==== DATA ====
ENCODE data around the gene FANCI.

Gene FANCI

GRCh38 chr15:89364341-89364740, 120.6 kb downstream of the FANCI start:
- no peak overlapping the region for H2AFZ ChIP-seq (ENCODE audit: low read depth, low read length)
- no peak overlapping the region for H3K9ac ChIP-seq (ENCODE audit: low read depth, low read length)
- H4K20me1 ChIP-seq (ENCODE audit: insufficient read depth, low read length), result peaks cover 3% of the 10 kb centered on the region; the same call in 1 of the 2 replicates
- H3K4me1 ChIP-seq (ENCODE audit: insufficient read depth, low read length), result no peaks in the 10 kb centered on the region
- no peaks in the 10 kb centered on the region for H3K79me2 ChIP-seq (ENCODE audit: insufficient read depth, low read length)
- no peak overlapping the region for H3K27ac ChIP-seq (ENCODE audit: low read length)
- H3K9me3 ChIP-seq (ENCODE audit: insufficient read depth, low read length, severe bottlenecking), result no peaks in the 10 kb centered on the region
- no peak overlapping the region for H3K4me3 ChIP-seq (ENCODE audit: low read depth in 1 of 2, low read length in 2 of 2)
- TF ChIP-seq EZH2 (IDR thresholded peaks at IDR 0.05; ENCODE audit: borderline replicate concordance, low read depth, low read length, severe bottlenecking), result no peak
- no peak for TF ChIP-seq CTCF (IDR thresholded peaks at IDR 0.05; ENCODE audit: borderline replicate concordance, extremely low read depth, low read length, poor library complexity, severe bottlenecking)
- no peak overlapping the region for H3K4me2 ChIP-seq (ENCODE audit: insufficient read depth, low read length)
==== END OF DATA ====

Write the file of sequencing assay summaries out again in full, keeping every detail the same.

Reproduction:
ENCODE data around the gene FANCI.

Gene FANCI

GRCh38 chr15:89364341-89364740, 120.6 kb downstream of the FANCI start:
- no peak overlapping the region for H2AFZ ChIP-seq (ENCODE audit: low read depth, low read length)
- no peak overlapping the region for H3K9ac ChIP-seq (ENCODE audit: low read depth, low read length)
- H4K20me1 ChIP-seq (ENCODE audit: insufficient read depth, low read length), result peaks cover 3% of the 10 kb centered on the region; the same call in 1 of the 2 replicates
- H3K4me1 ChIP-seq (ENCODE audit: insufficient read depth, low read length), result no peaks in the 10 kb centered on the region
- no peaks in the 10 kb centered on the region for H3K79me2 ChIP-seq (ENCODE audit: insufficient read depth, low read length)
- no peak overlapping the region for H3K27ac ChIP-seq (ENCODE audit: low read length)
- H3K9me3 ChIP-seq (ENCODE audit: insufficient read depth, low read length, severe bottlenecking), result no peaks in the 10 kb centered on the region
- no peak overlapping the region for H3K4me3 ChIP-seq (ENCODE audit: low read depth in 1 of 2, low read length in 2 of 2)
- TF ChIP-seq EZH2 (IDR thresholded peaks at IDR 0.05; ENCODE audit: borderline replicate concordance, low read depth, low read length, severe bottlenecking), result no peak
- no peak for TF ChIP-seq CTCF (IDR thresholded peaks at IDR 0.05; ENCODE audit: borderline replicate concordance, extremely low read depth, low read length, poor library complexity, severe bottlenecking)
- no peak overlapping the region for H3K4me2 ChIP-seq (ENCODE audit: insufficient read depth, low read length)